Working simultaneously vs waiting simultaneously

"Multiprocessing", "multi-threading", "parallelism", "concurrency" etc. etc. can give you two kinds of benefits:

  • Doing many things at once – 1000 multiplications every cycle.
  • Waiting for many things at once – wait for 1000 HTTP requests just issued.

Some systems help with one of these but not the other, so you want to know which one – and if it's the one you need.

For instance, CPython has the infamous GIL – global interpreter lock. To what extent does the GIL render CPython "useless on multiple cores"?

  • Indeed you can hardly do many things at once – not in a single pure Python process. One thread doing something takes the GIL and the other thread waits.
  • You can however wait for many things at once just fine – for example, using the multiprocessing module (pool.map), or you could spawn your own thread pool to do the same. Many Python threads can concurrently issue system calls that wait for data – reading from TCP sockets, etc. Then instead of 1000 request-wait, request-wait steps, you issue 1000 requests and wait for them all simultaneously. Could be close to a 1000x speed-up for long waits (with a 1000-thread worker pool; more on that below). Works like a charm.

So GIL is not a problem for "simultaneous waiting" for I/O. Is GIL a problem for simultaneous processing? If you ask me – no, because:

  • If you want performance, it's kinda funny to use pure Python and then mourn the fact that you can't run, on 8 cores, Python code that's 30-50x slower than C to begin with.
  • On the other hand, if you use C bindings, then the C code could use multiple threads actually running on multiple cores just fine; numpy does it if properly configured, for instance. Numpy also uses SIMD/vector instructions (SSE etc.) – another kind of "doing many things at once" that pure Python can't do regardless of the GIL.

So IMO Python doesn't have as bad a story in this department as it's reputed to have – and if it does look bad to you, you probably can't tolerate Python's slowness doing one thing at a time in the first place.

So Python – or C, for that matter – is OK for simultaneous waiting, but is it great? Probably not as great as Go or Erlang – which let you wait in parallel for millions of things. How do they do it? Cheap context management.

Context management is a big challenge of waiting for many things at once. If you wait for a million things, you need a million sets of variables keeping track of what exactly you're waiting for (has the header arrived? then I'm waiting for the query. has it arrived? then I ask the database and wait for it etc. etc.)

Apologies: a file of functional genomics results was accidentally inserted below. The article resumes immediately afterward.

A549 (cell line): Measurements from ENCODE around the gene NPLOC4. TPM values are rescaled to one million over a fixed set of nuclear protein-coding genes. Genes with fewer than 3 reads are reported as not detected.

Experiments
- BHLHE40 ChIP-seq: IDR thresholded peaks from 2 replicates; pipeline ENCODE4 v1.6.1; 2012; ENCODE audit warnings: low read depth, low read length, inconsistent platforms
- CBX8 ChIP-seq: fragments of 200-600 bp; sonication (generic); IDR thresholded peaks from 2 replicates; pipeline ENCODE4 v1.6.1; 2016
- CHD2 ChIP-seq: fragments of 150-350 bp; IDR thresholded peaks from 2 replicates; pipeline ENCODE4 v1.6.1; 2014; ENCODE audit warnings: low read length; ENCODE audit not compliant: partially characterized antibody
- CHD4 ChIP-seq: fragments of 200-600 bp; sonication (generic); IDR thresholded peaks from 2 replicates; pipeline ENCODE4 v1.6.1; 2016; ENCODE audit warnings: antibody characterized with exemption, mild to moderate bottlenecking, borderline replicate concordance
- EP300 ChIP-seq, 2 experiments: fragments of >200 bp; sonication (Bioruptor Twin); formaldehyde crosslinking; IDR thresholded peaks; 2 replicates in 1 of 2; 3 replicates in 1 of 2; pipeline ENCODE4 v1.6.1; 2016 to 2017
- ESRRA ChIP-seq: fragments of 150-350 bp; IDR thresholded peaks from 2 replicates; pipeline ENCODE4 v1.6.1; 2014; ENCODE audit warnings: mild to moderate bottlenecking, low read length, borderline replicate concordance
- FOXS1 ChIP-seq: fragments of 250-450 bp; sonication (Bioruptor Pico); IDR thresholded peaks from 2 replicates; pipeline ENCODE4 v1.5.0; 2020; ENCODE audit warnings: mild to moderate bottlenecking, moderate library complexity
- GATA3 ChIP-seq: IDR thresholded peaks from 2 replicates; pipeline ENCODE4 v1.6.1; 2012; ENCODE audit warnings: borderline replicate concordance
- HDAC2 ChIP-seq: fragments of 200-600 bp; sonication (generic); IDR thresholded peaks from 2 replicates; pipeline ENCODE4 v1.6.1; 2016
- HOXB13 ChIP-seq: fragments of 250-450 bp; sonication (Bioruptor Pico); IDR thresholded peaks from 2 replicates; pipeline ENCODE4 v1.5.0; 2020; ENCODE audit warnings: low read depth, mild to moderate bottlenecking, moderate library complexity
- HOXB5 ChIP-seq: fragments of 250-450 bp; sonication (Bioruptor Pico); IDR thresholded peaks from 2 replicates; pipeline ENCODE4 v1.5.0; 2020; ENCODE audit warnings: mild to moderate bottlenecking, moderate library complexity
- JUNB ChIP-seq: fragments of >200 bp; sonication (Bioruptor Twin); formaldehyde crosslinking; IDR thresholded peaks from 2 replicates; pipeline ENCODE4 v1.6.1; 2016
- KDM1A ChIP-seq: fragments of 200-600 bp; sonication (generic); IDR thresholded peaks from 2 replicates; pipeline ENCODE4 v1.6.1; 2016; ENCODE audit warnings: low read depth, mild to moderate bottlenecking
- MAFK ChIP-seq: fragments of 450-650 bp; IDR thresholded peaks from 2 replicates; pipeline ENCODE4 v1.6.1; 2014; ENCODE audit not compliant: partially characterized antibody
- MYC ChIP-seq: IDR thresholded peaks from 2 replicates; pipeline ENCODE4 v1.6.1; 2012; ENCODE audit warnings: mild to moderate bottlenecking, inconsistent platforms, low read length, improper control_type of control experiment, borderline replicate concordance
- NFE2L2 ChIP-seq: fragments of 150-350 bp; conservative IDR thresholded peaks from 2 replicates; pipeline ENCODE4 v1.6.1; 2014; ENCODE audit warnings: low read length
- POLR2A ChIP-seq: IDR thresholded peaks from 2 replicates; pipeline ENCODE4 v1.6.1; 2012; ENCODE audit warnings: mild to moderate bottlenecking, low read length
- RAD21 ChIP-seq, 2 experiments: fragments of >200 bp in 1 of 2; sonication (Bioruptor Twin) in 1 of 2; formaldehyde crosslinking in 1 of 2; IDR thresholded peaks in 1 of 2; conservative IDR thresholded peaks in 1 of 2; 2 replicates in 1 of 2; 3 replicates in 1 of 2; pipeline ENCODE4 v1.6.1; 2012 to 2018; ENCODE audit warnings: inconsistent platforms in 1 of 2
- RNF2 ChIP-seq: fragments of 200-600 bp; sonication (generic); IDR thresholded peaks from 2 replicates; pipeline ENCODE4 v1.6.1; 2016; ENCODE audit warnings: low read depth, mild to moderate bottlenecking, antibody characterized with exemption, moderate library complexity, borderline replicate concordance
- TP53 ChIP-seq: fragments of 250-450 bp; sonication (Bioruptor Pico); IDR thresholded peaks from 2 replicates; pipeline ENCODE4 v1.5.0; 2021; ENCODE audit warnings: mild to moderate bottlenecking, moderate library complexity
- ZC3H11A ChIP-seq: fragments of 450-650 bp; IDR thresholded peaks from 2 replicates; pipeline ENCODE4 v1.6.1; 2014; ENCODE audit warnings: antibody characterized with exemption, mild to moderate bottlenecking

If those variables are thread-local variables in a million threads, then you run into one of the problems with C – and hence OS-supported threads designed to run C. The problem is that C has no idea how much stack it's gonna need (because of the halting problem, so you can't blame C); and C has no mechanism to detect that it ran out of stack space at runtime and allocate some more (because that's how its ABIs have evolved; in theory C could do this, but it doesn't.)

So the best thing a Unixy OS could do is, give C one page for the stack (say 4K), and make say the next 1-2M of the virtual address space unaccessible (with 64b pointers, address space is cheap). When C page-faults upon stack overflow, give it more physical memory – say another 4K. This method means at least 4K of allocated physical memory per thread, or 4G for a million threads – rather wasteful. (I think in practice it's usually way worse.) All regardless of us often needing a fraction of that memory for the actual state.

And that's before we got to the cost of context switching – which can be made smaller if we use setjmp/longjmp-based coroutines or something similar, but that wouldn't help much with stack space. C's lax approach to stack management – which is the way it is to shave a few cycles off the function call cost – can thus make C terribly inefficient in terms of memory footprint (speed vs space is generally a common trade-off – it's just a bad one in the specific use case of "massive waiting" in C).

So Go/Erlang don't rely on the C-ish OS threads but roll their own – based on their stack management, which doesn't require a contiguous block of addresses. And AFAIK you really can't get readable and efficient "massive waiting" code in any other way – your alternatives, apart from the readable but inefficient threads, are:

  • Manual state machine management – yuck
  • Layered state machines as in Twisted – better, but you still have callbacks looking at state variables
  • Continuation passing as in Node.js – perhaps nicer still, but still far from the smoothness of threads/processes/coroutines

The old Node.js slides say that "green threads/coroutines can improve the situation dramatically, but there is still machinery involved". I'm not sure how that machinery – the machinery in Go or Erlang – is any worse than the machinery involved in continuation passing and event loops (unless the argument is about compatibility more than efficiency – in which case machinery seems to me a surprising choice of words.)